Exercise:

Regular, intense exercise or taking aspirin daily will cause some blood loss and thus iron loss. However, you should consult your doctor before incorporating any of these practices into your daily routine. Intense exercise (or marching) can result in a condition called “March Hemoglobinuria”, which causes the premature breakdown and destruction of red blood cells that results in anemia. Excessive aerobic exercise can create an environment for increased oxidative stress (free radical activity). Low impact exercise such as walking appears to offer the best benefit with the fewest injuries or side effects. Try to walk 10,000 steps a day if you can. Pedometers can record the number of steps that you take. You might be surprised to learn that most Americans take an average of only 2,500 steps a day!

WARNING: Aspirin can be dangerous for youths with fever and it can interact with some drugs. Your pharmacist may be able to provide you with drug interaction advice; if not, contact your doctor.

Problems and Issues:

Fear of needles is a powerful deterrent to iron reduction. It is a common complaint expressed by men and women alike. There are not too many alternatives for such a patient, but there are some steps that can help. Taking a light sedative (prescribed by the doctor) can relax a person sufficiently to insert the needle. Having a support person present to distract a nervous patient can be helpful. Listening to music through a headset can also be distracting. Double Red Cell Apheresis (DRCA) is a good choice for many of these patients. One stick allows nearly double the iron extraction saving the person from the anguish or anxiety of twice a week punctures.

Numbing agents such as Emla Cream can help in some cases. These creams temporarily numb the skin allowing the needle to be inserted. Check with your doctor about a prescription but first see if the blood center has any objections to the use of such a product.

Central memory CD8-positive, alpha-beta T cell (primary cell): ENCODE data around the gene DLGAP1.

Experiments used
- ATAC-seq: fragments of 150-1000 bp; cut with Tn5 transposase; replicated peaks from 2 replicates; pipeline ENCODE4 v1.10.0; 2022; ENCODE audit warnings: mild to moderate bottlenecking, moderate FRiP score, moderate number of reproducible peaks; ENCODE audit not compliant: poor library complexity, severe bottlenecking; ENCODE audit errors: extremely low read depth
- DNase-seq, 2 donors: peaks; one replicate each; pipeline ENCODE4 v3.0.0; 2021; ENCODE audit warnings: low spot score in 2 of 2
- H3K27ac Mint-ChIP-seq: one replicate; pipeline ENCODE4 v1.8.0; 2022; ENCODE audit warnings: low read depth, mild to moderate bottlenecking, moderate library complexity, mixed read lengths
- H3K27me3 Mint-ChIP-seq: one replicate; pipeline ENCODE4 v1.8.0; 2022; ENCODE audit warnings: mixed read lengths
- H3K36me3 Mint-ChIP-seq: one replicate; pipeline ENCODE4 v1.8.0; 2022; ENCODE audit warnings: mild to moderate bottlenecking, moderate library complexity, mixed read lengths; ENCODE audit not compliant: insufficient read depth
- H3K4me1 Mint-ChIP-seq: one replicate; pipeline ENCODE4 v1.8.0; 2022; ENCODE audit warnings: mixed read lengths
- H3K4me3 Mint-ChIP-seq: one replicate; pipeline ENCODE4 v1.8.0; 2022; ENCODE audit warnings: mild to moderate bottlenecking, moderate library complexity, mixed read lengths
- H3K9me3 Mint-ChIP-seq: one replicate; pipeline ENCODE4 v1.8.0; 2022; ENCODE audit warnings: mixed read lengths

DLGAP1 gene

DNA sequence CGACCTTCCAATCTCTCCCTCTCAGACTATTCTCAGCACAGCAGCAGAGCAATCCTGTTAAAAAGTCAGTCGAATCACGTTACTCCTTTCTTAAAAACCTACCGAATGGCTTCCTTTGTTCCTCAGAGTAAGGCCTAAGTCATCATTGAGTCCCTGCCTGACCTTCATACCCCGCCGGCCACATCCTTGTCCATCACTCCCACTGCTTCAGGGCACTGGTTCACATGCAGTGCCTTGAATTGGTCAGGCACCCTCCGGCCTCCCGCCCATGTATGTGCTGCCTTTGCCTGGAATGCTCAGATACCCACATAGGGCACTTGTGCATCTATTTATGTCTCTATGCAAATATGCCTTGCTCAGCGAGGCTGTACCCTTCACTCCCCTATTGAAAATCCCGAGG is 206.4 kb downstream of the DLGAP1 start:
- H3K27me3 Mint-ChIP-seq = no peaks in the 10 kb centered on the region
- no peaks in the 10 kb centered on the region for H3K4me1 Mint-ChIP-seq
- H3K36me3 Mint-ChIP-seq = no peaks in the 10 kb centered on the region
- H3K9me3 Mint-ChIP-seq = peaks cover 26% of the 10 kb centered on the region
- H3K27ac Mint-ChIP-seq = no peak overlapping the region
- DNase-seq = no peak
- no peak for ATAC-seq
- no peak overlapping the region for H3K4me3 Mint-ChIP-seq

Vein access is another issue. When patients require multiple and numerous blood extractions sometimes a chest port is an option to consider. Otherwise, veins in the legs can be used to remove blood.

Since scar tissue can build up significantly over time, a person whose arms are scarred might consider wearing a medical ID bracelet. This can distinguish them from individuals who may be chronic drug abusers.

Chelation Therapy

Definition: Iron chelation therapy is the removal of excess iron from the body with special drugs.  Chelate is from the Greek word “claw”.

Patients who have anemia (low hemoglobin) and iron overload at the same time cannot tolerate phlebotomy (blood donation). These patients need iron chelation therapy to remove the iron.

Anemia with iron overload is prominent in several conditions such as sickle cell disease, thalassemia major, myelodysplasic syndromes (MDS), enzyme disorders, iron transport or storage disorders, and some forms of cancers.  Patients with these conditions require repeated blood transfusions to survive.

Each unit of blood used in transfusion contains about 250 milligrams of iron. The body cannot excrete iron, except in tiny amounts-about one milligram per day, which is sloughed off in skin or perspiration. Therefore the excess iron is trapped in the tissues of vital organs, such as the anterior pituitary, heart, liver, pancreas and joints. When the iron reaches toxic levels, damage can result in diseases such as diabetes, cirrhosis, osteoarthritis, heart attack, and hormone imbalances. Hypothyroidism, hypogonadism, infertility, impotence and sterility can result from these hormone imbalances. The patient can experience symptoms of chronic fatigue, mood swings, loss of sex drive, confusion, and memory loss. If not addressed, excess iron can result in complete organ failure and death.

It is important to remove the unnecessary iron before damage can occur. Iron reduction is accomplished with chelation therapy, which is the removal of iron pharmacologically with an iron-chelating agent such as desferrioxamine, brand name Desferal or deferasirox, brand name Exjade. Both of these products are manufactured by Norvartis Pharmaceuticals and are currently the only two iron chelator drugs approved for use in the US. These drugs are specifically formulated to bind with iron so that the iron can be excreted in urine.

Other types of chelation
The type of chelation therapy used to de-iron patients should not be confused with EDTA (ethylenediaminetetra-acetic acid), a method used by some alternative medicine practitioners. EDTA is a broad-spectrum chelator, meaning that it binds with and removes a wide number of minerals, including iron, but it is not specific to iron.